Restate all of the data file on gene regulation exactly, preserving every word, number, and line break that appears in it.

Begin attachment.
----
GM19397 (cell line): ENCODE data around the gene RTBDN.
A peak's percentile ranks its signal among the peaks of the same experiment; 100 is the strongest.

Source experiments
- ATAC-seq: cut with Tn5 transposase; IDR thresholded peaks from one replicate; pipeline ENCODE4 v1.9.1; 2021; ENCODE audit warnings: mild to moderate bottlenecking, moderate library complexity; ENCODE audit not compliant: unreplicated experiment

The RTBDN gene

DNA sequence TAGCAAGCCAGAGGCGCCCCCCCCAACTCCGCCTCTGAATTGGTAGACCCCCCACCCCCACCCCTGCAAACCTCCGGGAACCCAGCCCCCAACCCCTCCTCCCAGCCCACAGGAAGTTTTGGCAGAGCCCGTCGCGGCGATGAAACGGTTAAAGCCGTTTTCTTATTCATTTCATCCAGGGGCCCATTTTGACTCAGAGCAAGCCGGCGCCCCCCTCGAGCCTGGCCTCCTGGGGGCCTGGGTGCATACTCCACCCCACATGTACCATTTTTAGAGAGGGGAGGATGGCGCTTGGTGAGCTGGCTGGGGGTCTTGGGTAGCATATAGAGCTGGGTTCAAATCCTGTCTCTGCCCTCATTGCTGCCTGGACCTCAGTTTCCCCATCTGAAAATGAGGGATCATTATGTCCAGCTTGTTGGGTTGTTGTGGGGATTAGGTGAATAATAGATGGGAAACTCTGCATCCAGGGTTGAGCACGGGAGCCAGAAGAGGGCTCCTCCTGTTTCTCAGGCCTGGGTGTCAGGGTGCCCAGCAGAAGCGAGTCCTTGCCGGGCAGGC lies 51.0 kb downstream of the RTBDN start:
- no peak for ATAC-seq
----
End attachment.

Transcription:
GM19397 (cell line): ENCODE data around the gene RTBDN.
A peak's percentile ranks its signal among the peaks of the same experiment; 100 is the strongest.

Source experiments
- ATAC-seq: cut with Tn5 transposase; IDR thresholded peaks from one replicate; pipeline ENCODE4 v1.9.1; 2021; ENCODE audit warnings: mild to moderate bottlenecking, moderate library complexity; ENCODE audit not compliant: unreplicated experiment

The RTBDN gene

DNA sequence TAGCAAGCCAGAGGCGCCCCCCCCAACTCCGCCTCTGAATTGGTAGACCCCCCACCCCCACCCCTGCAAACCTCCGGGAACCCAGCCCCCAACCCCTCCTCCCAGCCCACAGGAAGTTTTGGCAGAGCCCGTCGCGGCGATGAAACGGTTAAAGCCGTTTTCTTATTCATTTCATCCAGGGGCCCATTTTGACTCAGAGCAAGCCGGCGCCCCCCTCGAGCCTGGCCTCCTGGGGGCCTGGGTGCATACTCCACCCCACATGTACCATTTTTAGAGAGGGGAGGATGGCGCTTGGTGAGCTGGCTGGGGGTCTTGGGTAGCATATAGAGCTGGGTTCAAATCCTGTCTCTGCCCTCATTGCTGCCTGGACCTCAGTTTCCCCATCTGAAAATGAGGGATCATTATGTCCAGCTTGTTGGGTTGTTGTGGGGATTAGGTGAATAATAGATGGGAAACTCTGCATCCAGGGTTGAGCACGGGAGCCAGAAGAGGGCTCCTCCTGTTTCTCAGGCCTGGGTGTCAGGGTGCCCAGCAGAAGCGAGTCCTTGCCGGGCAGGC lies 51.0 kb downstream of the RTBDN start:
- no peak for ATAC-seq